Each day TFO Canada publishes a sample of trade news on the Canadian import market along with any new, updated or changed regulations and legislations regarding international trade; countries in which TFO Canada offers services and on the export sectors which it promotes.
Canadian international merchandise trade for May 2014Thursday, July 03, 2014 > 11:47:43
Canada's merchandise exports advanced 3.5% and imports grew 1.6% in May. As a result, Canada's trade deficit with the world narrowed from $961 million in April to $152 million in May.
Exports increased to $44.2 billion, the second highest value on record, led by motor vehicles and parts. Overall, volumes were up 4.2% and prices declined 0.7%.
Imports expanded to $44.3 billion, as volumes increased 2.4% and prices declined 0.8%. The main contributors to the increase in imports were motor vehicles and parts as well as metal ores and non-metallic minerals.
Exports to the United States lead growth
Exports to the United States advanced 2.1% to $33.5 billion in May, led by passenger cars and light trucks. Imports from the United States edged down 0.2% to $28.7 billion. Consequently, Canada's trade surplus with the United States widened from $4.0 billion in April to $4.8 billion in May.
Exports to countries other than the United States grew 8.3% to $10.7 billion. Imports from countries other than the United States rose 5.1% to $15.6 billion, led by the European Union (+12.4%). As a result, Canada's trade deficit with countries other than the United States narrowed from $5.0 billion in April to $4.9 billion in May.
Motor vehicles and parts leads gain in exports
Exports of motor vehicles and parts grew 9.8% to $6.6 billion in May, a fourth consecutive monthly increase. Volumes were up 10.7%. The increase in exports in May was led by passenger cars and light trucks (+15.7%), as production resumed after maintenance was conducted at some Canadian manufacturing plants in April.
Exports of energy products advanced 3.4% to $10.9 billion, on higher volumes. Exports of refined petroleum energy products increased by $505 million to $1.1 billion in May, following a $452 million decline in April, as some Canadian refineries that were conducting maintenance in April returned to more normal levels of production.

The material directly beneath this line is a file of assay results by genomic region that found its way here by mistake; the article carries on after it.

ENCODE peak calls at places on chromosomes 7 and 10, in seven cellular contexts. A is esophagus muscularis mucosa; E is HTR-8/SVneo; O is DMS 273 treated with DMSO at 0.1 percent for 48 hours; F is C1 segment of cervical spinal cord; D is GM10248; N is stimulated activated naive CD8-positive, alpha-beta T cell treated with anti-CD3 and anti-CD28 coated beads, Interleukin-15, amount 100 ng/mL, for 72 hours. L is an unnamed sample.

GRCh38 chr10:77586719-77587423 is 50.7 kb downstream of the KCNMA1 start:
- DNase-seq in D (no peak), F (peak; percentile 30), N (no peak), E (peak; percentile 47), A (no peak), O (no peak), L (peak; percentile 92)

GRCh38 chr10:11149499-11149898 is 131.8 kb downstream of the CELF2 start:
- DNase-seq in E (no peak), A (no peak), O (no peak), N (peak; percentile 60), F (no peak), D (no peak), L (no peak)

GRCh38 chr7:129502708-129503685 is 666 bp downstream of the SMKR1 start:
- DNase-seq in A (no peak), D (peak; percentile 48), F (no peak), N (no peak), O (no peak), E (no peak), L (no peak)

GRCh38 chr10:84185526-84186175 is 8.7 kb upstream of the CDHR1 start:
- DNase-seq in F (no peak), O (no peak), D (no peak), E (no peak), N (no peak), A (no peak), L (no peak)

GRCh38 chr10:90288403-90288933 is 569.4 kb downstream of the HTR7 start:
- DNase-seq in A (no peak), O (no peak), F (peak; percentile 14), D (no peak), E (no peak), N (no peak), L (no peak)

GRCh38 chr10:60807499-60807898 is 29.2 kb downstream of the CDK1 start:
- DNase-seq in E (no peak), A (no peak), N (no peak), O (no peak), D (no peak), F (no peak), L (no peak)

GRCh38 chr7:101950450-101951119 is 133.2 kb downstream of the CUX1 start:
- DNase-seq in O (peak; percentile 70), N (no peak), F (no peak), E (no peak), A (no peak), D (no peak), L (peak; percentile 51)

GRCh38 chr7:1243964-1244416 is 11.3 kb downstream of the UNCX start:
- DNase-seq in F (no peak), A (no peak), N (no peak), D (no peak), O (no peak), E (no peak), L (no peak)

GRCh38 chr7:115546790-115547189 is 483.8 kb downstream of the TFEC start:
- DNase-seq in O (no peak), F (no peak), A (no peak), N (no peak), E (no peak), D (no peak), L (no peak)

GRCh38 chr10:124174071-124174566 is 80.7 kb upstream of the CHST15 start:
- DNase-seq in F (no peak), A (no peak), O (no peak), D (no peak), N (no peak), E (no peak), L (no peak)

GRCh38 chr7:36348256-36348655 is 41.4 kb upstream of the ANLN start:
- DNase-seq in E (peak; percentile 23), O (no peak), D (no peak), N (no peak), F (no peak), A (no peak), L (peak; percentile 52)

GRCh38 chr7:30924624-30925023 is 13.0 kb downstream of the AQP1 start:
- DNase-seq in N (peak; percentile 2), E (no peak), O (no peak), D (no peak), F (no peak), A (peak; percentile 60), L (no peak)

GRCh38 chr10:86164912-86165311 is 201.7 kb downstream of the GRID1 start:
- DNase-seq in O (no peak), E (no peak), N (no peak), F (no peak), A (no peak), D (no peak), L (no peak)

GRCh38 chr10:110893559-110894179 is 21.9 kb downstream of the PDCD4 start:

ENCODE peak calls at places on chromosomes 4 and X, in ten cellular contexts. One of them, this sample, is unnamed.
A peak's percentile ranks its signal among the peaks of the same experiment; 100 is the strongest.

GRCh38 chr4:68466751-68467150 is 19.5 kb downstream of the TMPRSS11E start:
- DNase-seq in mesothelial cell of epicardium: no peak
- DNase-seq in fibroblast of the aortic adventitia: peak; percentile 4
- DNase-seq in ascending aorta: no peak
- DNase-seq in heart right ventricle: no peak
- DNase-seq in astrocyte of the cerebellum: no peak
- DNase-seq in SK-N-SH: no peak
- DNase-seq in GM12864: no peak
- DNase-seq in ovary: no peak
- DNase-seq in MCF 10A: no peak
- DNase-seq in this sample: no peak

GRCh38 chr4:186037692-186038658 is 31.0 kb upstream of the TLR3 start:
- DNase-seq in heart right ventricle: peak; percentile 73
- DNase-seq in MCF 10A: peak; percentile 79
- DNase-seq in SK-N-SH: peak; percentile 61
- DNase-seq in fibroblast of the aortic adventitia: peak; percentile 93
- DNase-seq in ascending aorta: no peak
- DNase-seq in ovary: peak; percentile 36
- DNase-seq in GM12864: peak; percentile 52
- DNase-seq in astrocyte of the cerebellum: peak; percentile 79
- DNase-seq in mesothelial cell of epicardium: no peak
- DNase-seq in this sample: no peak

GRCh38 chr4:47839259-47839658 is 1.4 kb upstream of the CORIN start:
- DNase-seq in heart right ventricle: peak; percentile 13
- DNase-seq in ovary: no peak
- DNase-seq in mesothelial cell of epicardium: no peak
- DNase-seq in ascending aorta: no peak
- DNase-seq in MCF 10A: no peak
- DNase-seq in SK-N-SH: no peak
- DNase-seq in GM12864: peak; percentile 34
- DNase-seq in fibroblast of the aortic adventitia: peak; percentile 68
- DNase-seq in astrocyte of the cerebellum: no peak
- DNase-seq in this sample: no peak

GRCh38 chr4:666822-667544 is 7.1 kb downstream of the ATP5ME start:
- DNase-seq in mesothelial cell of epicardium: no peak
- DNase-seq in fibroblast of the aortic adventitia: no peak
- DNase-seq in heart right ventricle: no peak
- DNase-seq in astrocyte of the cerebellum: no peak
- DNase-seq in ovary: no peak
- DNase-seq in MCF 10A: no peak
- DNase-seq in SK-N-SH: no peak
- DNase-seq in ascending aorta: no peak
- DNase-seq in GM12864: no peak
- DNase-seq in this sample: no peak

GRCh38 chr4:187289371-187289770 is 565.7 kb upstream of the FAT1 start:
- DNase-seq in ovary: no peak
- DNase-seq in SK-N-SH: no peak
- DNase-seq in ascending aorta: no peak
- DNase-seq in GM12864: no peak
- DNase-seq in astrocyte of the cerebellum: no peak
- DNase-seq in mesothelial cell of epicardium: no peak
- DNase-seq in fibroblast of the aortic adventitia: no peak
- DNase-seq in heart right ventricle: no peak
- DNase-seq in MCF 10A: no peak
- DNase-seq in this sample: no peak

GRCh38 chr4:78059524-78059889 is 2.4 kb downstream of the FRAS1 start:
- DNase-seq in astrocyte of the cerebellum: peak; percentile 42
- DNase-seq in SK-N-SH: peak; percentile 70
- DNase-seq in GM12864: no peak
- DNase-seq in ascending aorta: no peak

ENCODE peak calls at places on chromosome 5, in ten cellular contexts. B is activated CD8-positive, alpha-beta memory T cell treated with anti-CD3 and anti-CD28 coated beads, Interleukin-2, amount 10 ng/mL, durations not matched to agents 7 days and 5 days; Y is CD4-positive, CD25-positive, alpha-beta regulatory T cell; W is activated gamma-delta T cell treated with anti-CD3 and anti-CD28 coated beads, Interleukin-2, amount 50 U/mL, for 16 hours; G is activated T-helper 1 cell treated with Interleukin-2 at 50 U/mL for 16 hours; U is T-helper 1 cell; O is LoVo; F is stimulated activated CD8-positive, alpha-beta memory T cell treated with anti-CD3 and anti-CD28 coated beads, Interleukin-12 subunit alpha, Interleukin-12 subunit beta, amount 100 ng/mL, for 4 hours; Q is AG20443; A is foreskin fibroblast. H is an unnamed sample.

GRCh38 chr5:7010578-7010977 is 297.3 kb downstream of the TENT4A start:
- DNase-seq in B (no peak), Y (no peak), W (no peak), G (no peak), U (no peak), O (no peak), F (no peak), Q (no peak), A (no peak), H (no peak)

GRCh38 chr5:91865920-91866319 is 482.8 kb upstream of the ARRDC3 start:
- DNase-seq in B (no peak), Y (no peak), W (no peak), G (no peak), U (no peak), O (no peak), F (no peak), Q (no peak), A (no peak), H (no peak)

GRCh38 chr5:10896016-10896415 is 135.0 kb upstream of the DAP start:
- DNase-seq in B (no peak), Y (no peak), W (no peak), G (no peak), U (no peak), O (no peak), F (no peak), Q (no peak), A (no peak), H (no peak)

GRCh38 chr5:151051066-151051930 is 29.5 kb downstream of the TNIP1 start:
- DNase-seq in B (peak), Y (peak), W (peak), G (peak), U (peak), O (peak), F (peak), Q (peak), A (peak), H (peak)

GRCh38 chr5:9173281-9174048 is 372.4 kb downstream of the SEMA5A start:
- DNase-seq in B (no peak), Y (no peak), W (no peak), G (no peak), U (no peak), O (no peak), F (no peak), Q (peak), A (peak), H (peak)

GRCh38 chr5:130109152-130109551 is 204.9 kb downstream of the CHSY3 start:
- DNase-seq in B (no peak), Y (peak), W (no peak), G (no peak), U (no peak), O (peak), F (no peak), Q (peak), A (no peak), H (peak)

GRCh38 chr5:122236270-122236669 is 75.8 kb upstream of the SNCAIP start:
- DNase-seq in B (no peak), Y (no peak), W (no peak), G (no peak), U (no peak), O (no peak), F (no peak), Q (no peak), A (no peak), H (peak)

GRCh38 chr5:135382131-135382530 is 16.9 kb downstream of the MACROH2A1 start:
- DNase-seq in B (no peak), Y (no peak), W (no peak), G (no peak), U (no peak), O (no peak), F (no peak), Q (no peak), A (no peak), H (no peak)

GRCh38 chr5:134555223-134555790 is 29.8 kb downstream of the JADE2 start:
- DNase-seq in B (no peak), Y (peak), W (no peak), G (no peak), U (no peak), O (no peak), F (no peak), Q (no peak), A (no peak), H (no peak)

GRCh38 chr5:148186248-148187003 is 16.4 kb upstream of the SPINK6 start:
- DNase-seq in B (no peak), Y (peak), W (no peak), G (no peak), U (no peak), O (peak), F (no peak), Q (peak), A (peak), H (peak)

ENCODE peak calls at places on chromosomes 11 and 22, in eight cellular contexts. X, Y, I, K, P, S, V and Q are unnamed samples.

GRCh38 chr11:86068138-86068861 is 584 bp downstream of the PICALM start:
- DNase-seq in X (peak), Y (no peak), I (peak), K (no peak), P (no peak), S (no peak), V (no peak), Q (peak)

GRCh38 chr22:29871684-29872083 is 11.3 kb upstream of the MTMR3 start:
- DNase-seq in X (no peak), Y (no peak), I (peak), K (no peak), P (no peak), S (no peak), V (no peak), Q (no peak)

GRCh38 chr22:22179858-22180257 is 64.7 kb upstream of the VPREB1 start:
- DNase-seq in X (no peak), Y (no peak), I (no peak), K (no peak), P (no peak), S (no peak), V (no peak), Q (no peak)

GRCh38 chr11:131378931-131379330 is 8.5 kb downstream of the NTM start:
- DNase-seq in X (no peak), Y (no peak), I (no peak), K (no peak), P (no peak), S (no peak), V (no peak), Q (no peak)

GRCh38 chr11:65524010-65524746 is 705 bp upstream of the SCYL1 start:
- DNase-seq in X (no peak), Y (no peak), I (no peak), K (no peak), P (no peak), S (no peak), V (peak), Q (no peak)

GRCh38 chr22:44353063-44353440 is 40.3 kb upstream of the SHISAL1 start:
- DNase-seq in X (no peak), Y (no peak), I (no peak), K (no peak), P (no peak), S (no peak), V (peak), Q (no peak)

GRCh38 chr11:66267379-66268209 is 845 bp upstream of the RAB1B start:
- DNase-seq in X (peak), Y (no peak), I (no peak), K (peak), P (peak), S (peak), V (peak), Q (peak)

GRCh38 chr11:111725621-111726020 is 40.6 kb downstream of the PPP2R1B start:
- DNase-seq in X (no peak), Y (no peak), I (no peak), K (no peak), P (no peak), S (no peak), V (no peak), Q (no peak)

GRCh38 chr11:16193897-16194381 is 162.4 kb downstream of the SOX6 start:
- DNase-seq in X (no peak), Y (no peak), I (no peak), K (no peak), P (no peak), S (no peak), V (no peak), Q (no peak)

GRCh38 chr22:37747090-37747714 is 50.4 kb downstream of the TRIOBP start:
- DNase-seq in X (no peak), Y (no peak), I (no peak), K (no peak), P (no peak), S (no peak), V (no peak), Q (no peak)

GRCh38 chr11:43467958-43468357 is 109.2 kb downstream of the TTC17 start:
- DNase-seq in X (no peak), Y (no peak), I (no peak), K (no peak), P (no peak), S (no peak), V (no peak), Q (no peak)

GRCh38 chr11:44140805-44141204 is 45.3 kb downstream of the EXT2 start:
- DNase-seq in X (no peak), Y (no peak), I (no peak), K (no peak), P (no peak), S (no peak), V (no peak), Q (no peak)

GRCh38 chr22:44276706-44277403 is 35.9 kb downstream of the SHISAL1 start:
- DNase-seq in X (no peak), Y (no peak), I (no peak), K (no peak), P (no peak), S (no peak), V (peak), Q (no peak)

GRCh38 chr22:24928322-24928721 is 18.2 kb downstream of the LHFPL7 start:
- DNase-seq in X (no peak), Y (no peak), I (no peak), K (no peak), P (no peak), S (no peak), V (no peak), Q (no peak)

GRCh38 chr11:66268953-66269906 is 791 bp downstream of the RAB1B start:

Exports of consumer goods increased 4.4% to a record $4.8 billion, as volumes were up 6.5%. Pharmaceutical and medicinal products led the growth in exports, up 41.4% to $748 million in May following a 25.6% decline in April. Also contributing to the section's increase was other food products (+10.5%), mainly red lentils and yellow peas.
Imports increase on higher volumes
Imports of motor vehicles and parts increased for a fourth consecutive month, up 6.7% to $7.8 billion in May, as volumes increased 7.3%. Motor vehicle engines and motor vehicle parts (+7.5%) and passenger cars and light trucks (+6.3%) were the main contributors to the section's growth, as production resumed after maintenance was conducted at some Canadian manufacturing plants in April.
Imports of metal ores and non-metallic minerals grew 44.5% to $1.0 billion, on higher volumes. Imports of the commodity grouping "other metal ores and concentrates" increased $202 million in May following a $241 million decline in April. In both cases, gold bullion was the main factor.
Imports of aircraft and other transportation equipment and parts advanced 12.7% to $1.4 billion, as imports of aircraft increased by $195 million to reach $286 million.
Imports of energy products declined 3.6% to $3.6 billion, as prices fell 7.5% while volumes increased 4.2%. Natural gas was the main contributor to the decrease, as imports fell 13.7% to $609 million following four consecutive monthly increases.